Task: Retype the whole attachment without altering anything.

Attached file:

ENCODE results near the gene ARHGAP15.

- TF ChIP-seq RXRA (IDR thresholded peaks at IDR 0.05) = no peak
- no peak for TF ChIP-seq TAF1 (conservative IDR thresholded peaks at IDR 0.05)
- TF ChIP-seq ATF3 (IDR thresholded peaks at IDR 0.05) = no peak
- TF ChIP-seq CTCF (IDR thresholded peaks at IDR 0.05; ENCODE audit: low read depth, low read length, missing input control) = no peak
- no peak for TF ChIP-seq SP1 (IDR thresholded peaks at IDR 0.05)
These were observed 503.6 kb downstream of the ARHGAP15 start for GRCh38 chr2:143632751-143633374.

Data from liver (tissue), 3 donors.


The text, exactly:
ENCODE results near the gene ARHGAP15.

- TF ChIP-seq RXRA (IDR thresholded peaks at IDR 0.05) = no peak
- no peak for TF ChIP-seq TAF1 (conservative IDR thresholded peaks at IDR 0.05)
- TF ChIP-seq ATF3 (IDR thresholded peaks at IDR 0.05) = no peak
- TF ChIP-seq CTCF (IDR thresholded peaks at IDR 0.05; ENCODE audit: low read depth, low read length, missing input control) = no peak
- no peak for TF ChIP-seq SP1 (IDR thresholded peaks at IDR 0.05)
These were observed 503.6 kb downstream of the ARHGAP15 start for GRCh38 chr2:143632751-143633374.

Data from liver (tissue), 3 donors.